Outros are the perfect place to mention your channel name, share with your viewers your social media handles, and offer a friendly reminder to like your video and subscribe to your channel, too.
Uploading your videos for YouTube
After you record and edit your video, the next stage is uploading it to your channel. Before you do so, you'll want to make sure your channel is ready to host that content professionally.
Some last-minute spot checks before uploading:
Make sure you're happy with your channel's name. Rebranding can be a hassle if your channel gets traction.
Include a concise bio and links to your other social media platforms
Take full advantage of YouTube's visual-branding tools, which include an appropriately-sized web banner for your channel and an avatar.
Once you've completed your spot checks, it's time to upload your video. If you’re using Descript, you can export directly to YouTube — you won’t have to download to your desktop or somewhere then upload again to YouTube. Here’s how. If you didn’t edit in Descript you’ll have to upload manually. To do that:
Click on the Create icon in the top right-hand corner of your screen. It looks like a miniature camcorder.
When you click on the icon, you'll see a drop-down menu. Click on Upload video, which will take you to a new screen that prompts you to either upload your file directly to YouTube or drag and drop your file instead.
After you upload your video to YouTube’s content manager, a few more steps remain:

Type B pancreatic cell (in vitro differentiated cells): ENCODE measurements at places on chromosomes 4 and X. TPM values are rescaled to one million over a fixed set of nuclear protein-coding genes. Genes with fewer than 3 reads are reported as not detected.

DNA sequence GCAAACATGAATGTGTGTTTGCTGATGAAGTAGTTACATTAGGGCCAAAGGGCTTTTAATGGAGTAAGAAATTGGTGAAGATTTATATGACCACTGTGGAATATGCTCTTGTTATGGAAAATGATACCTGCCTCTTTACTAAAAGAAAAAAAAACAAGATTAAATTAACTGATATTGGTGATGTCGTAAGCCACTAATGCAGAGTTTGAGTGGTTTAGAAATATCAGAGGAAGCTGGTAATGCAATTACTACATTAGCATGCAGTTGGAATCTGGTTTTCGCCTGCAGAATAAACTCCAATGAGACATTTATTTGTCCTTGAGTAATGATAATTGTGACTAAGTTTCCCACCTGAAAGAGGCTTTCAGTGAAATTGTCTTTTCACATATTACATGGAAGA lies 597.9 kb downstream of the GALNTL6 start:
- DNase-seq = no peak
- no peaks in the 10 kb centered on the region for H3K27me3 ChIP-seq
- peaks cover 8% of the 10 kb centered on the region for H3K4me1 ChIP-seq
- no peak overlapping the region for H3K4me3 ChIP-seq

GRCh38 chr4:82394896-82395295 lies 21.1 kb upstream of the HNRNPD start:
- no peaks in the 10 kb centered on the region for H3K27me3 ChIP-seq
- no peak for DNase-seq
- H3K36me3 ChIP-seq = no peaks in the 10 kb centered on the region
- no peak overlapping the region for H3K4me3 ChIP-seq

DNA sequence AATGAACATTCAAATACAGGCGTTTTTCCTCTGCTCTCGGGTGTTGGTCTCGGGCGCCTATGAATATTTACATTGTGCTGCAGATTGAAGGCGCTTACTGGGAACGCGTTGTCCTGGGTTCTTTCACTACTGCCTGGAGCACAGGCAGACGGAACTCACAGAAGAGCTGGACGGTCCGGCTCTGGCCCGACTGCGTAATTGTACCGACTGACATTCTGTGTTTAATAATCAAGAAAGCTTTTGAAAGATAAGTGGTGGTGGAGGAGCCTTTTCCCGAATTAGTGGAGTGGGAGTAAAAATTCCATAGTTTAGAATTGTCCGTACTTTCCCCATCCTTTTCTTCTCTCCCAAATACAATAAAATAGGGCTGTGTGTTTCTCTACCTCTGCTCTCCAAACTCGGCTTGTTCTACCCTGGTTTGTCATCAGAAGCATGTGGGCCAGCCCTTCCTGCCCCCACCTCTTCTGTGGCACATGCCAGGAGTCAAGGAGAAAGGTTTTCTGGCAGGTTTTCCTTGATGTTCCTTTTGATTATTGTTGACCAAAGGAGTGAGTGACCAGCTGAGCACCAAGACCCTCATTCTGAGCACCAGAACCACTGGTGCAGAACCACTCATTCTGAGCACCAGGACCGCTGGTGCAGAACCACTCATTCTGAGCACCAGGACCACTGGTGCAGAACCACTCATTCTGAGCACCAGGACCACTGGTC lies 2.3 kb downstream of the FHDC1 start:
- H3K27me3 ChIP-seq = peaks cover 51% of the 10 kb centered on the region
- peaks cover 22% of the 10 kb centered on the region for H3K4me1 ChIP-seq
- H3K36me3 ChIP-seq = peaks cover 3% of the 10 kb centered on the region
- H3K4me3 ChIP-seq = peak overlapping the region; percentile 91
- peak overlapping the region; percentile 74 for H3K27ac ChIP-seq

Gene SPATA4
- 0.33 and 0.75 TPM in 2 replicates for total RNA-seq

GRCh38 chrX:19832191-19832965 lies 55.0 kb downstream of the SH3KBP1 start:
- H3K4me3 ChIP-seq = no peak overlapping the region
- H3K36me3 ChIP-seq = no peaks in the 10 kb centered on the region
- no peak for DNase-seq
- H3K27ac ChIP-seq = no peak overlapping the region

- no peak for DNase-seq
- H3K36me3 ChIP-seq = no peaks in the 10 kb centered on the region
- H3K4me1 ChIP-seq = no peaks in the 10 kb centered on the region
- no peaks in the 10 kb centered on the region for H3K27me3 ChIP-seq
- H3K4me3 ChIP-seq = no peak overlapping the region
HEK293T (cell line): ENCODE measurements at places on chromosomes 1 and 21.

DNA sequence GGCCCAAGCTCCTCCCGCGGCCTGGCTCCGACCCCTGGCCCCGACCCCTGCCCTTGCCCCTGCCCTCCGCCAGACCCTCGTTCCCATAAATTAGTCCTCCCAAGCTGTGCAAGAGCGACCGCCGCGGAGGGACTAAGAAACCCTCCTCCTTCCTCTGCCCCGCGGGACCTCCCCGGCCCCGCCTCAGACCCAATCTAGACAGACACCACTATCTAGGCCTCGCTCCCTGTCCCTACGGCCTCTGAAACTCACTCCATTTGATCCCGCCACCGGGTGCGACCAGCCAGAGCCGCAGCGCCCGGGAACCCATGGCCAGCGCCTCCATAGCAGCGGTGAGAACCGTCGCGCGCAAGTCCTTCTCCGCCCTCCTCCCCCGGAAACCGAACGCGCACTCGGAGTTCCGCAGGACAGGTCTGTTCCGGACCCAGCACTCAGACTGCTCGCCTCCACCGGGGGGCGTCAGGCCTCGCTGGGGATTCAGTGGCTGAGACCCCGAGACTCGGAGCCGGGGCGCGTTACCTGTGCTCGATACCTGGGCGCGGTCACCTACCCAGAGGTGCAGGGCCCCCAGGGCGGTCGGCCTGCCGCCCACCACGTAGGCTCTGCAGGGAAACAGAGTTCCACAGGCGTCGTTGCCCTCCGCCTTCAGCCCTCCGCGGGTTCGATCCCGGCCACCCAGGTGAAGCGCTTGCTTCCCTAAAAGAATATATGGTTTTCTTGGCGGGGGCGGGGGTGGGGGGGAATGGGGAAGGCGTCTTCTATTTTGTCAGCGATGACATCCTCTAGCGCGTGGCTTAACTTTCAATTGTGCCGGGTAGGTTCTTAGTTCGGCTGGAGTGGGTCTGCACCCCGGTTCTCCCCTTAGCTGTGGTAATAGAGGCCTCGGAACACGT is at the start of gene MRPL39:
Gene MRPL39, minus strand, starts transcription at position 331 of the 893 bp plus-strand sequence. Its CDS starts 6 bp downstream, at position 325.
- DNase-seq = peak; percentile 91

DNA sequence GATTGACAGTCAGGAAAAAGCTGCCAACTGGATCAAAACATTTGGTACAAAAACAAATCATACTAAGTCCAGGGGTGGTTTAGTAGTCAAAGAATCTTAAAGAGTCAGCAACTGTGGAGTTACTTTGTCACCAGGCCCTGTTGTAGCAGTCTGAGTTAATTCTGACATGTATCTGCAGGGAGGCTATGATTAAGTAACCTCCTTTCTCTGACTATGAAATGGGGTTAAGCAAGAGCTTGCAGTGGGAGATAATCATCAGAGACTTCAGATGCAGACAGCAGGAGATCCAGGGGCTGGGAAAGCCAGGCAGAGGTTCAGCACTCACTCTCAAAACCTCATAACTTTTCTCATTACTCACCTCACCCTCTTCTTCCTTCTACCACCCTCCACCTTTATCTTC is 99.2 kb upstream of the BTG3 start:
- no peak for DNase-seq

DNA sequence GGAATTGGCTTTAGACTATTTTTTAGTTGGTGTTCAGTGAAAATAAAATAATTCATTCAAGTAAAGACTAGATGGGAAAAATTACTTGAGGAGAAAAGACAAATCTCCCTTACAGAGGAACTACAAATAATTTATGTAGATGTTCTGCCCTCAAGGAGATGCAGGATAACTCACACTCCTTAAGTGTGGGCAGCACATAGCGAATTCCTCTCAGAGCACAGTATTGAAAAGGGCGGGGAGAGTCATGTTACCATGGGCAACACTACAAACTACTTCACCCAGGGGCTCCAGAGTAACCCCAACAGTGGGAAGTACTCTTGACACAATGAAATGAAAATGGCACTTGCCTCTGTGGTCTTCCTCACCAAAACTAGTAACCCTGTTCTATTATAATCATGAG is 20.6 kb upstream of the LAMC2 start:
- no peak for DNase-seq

Choose a video title that clearly conveys your subject matter while also using keywords to rank in search results
Tag your video appropriately, once again with keywords, to help people find your content
Write a brief but informative description of your video in its about section
Select an eye-catching thumbnail that conveys your topic at a smaller scale. This is important because a potential viewer may be browsing search results on their phone, where video thumbnails appear smaller.
Once you've covered those steps, you can hit Publish. One small note: Descript also has integrations with multiple hosting sites, including YouTube, that make it even easier to upload your content.
The best way to make YouTube videos? Get creative
After you've uploaded and published your video, all that's left is promotion.
Remember, videos that deliver a compelling idea, original message, or interesting information, that are recorded and edited to create a pleasant viewing experience, and that use the right keywords will win views. Still, they will never rank as high as videos you actively promote by sharing on social media.
If you have other social accounts, promote your video on your pages. Keep track of how well your video does with this combination of keyword optimization and promotion to see what works well and what you should avoid in future videos.
YouTube also has a built-in tool for tracking metrics called YouTube Analytics; it helps you map out high-performing future content. Through it, you can calculate:
Gender and age of your viewers
Audience retention and watch time
With that final stage complete, you're done. You have envisioned, scripted, recorded, edited, and uploaded your first YouTube video.
A rough cut is where you focus on shaping your story and honing your message. It’s essentially where you organize the beginning, middle, and end of your story, so you can see the shape your story is taking.